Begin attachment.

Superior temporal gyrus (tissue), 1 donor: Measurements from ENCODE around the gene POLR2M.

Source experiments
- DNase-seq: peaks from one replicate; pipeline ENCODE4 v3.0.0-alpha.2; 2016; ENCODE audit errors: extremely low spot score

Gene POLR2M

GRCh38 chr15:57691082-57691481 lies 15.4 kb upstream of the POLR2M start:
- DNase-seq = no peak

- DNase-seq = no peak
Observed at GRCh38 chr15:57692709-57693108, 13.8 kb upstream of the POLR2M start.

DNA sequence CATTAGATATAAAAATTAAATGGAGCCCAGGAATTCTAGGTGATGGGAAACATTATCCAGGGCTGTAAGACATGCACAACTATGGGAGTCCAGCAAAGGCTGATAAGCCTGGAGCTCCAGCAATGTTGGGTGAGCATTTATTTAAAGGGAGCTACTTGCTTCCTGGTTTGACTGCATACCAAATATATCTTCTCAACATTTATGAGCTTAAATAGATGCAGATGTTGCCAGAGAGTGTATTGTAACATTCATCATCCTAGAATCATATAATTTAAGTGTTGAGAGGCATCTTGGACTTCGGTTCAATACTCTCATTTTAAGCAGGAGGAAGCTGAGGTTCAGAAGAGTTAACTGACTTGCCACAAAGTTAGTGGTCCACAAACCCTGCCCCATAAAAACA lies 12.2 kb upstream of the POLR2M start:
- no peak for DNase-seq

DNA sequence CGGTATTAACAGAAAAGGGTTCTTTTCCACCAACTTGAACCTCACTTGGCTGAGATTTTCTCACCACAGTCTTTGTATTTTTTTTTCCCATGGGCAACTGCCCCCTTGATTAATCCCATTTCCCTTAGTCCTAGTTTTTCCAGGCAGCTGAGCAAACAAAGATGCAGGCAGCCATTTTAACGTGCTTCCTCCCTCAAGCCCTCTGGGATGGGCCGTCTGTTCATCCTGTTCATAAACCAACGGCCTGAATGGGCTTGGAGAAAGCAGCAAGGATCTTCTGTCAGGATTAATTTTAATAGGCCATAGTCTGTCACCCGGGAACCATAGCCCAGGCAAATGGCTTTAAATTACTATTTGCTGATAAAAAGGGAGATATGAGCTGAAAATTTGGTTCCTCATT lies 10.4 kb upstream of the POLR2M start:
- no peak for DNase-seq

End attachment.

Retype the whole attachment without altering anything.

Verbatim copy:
Superior temporal gyrus (tissue), 1 donor: Measurements from ENCODE around the gene POLR2M.

Source experiments
- DNase-seq: peaks from one replicate; pipeline ENCODE4 v3.0.0-alpha.2; 2016; ENCODE audit errors: extremely low spot score

Gene POLR2M

GRCh38 chr15:57691082-57691481 lies 15.4 kb upstream of the POLR2M start:
- DNase-seq = no peak

- DNase-seq = no peak
Observed at GRCh38 chr15:57692709-57693108, 13.8 kb upstream of the POLR2M start.

DNA sequence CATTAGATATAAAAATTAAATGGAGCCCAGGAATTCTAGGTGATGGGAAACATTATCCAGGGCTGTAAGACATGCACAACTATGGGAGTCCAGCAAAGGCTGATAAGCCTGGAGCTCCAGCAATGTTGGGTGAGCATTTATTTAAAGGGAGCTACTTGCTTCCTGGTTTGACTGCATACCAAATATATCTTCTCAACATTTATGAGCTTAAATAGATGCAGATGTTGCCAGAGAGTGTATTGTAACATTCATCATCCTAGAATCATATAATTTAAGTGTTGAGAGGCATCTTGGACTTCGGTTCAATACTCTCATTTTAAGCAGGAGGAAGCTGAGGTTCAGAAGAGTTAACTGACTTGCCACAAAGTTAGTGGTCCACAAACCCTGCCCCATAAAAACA lies 12.2 kb upstream of the POLR2M start:
- no peak for DNase-seq

DNA sequence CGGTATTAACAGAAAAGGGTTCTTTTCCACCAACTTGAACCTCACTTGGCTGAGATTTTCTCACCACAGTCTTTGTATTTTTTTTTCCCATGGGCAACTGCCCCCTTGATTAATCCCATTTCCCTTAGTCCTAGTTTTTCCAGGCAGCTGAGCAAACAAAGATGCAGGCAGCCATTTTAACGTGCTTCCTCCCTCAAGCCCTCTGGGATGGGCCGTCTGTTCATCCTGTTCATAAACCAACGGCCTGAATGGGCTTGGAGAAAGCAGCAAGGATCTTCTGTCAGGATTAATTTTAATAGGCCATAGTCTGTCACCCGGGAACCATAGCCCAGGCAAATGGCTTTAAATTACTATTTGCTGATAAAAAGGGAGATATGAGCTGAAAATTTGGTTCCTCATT lies 10.4 kb upstream of the POLR2M start:
- no peak for DNase-seq